Increased charges for computer-based fraud

Over the last few decades, almost every industry has undergone major changes in the way it does business with the proliferation of computers and other technologies. Technology development does make your business more efficient, but it also opens the door to misuse of client and customer information.

When individuals or businesses use computers to obtain and use sensitive information, they may face a variety of federal crimes, including computer fraud. In some cases, using a computer to commit a crime is considered an “enhancement” and makes the underlying accusations more serious. In other cases, using a computer to commit fraud will result in another criminal prosecution. In both cases, computer fraud allegations are very serious and present a variety of challenges for both prosecution and defense.

Recently the federal government has begun Crack down Claiming Computer Fraud Under Title 18 of the United States Code, Section 1030 Computer Crime Control Law). The Computer Crime Control Act focuses on fraud committed against individuals and organizations, not just government agencies. With respect to the latter, the law prohibits individuals and organizations from using computers without permission to access the “protected computers” of others.

In most cases, these cases involve individuals seeking financial gain. However, uses that may be considered to benefit the accessing party may still constitute computer fraud. These charges can have serious criminal consequences, even without prior records, including federal prisons, confiscation, or damages, and civil liability.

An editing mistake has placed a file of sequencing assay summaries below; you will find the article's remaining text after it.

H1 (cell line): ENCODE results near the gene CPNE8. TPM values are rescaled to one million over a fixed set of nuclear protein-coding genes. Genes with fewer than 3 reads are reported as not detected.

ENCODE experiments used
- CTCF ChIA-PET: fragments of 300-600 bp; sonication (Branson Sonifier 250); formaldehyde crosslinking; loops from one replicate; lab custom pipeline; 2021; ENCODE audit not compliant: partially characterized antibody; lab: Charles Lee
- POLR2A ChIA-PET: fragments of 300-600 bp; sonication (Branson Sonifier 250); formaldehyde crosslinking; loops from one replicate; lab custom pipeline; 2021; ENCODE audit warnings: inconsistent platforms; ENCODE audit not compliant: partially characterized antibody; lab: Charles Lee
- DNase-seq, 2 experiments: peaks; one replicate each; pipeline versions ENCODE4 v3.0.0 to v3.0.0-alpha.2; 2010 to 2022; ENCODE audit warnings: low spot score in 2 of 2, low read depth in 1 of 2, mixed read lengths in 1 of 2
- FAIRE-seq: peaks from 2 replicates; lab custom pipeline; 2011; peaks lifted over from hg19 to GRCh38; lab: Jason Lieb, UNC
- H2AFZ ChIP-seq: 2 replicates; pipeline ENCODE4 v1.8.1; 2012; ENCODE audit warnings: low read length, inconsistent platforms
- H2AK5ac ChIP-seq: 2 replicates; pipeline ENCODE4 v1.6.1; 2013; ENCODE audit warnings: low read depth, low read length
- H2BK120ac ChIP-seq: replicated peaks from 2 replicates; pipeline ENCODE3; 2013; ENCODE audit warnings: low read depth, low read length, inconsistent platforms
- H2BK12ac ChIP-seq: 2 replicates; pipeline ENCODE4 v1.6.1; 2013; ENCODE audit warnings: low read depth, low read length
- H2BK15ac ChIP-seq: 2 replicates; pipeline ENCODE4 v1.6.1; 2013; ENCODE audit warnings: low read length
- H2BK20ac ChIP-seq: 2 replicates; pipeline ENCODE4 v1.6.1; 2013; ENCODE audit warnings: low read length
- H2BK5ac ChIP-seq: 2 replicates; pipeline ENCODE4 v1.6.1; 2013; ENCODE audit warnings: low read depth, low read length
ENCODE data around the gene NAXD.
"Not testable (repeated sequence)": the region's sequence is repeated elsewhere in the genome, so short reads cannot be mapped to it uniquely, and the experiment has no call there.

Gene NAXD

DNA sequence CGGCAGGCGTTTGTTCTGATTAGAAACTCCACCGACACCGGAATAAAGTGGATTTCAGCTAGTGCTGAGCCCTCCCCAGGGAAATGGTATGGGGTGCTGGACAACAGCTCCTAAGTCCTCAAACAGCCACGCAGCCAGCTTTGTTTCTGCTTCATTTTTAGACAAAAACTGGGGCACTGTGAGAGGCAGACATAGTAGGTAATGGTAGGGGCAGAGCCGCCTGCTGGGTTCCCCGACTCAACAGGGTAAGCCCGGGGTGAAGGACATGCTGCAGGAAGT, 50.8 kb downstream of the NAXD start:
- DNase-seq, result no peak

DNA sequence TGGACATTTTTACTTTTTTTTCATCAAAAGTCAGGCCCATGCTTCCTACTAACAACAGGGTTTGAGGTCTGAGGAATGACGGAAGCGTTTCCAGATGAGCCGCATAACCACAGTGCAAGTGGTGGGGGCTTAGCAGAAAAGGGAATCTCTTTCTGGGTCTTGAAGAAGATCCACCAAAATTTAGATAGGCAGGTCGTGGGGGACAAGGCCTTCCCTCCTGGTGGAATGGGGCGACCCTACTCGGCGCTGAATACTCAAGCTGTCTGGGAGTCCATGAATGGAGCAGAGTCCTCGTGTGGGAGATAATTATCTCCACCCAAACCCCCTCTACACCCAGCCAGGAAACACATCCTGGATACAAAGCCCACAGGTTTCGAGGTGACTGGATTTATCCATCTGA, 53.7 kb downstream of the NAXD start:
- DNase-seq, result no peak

Use (and misuse) of access by employees

One of the cases that federal law enforcement agencies are paying particular attention to is the involvement of employees who use access granted based on their criminal position. Employees are often in a position to own sensitive customer information such as passwords, medical information, and corporate secrets. Employees typically need to agree not to use customer information for personal gain or to commit illegal activities.

For example, in a recent case in northern Texas, 52 months after a security analyst at popular home security firm ADT pleaded guilty to several charges related to hacking a customer’s video feed. Facing a federal prison.

NS U.S. lawyer The man claimed to have added his email address to multiple customer accounts, giving him real-time access to home video surveillance. He achieved this by telling the customer that he needed to add his email to his account to perform the necessary maintenance, or by adding his email without the customer’s knowledge. ..

When he gains access to video feeds, men are said to watch videos of naked women and couples having sex for their sexual satisfaction. According to the judicial transaction, he accessed the accounts of more than 200 customers and watched the video more than 9,500 times.

The man was charged with several computer fraud charges. He faced up to five years in prison. However, instead of bringing the case to trial, the man sentenced him to plea, admitted the plea, and asked the judge to make an appropriate decision. Eventually, he received a slightly relaxed sentence of 52 months in prison.

Theft of trade secrets

Federal law enforcement agencies are also proceeding with criminal proceedings against individuals and businesses that use computers to steal important business information from clients or companies that have contracts for services.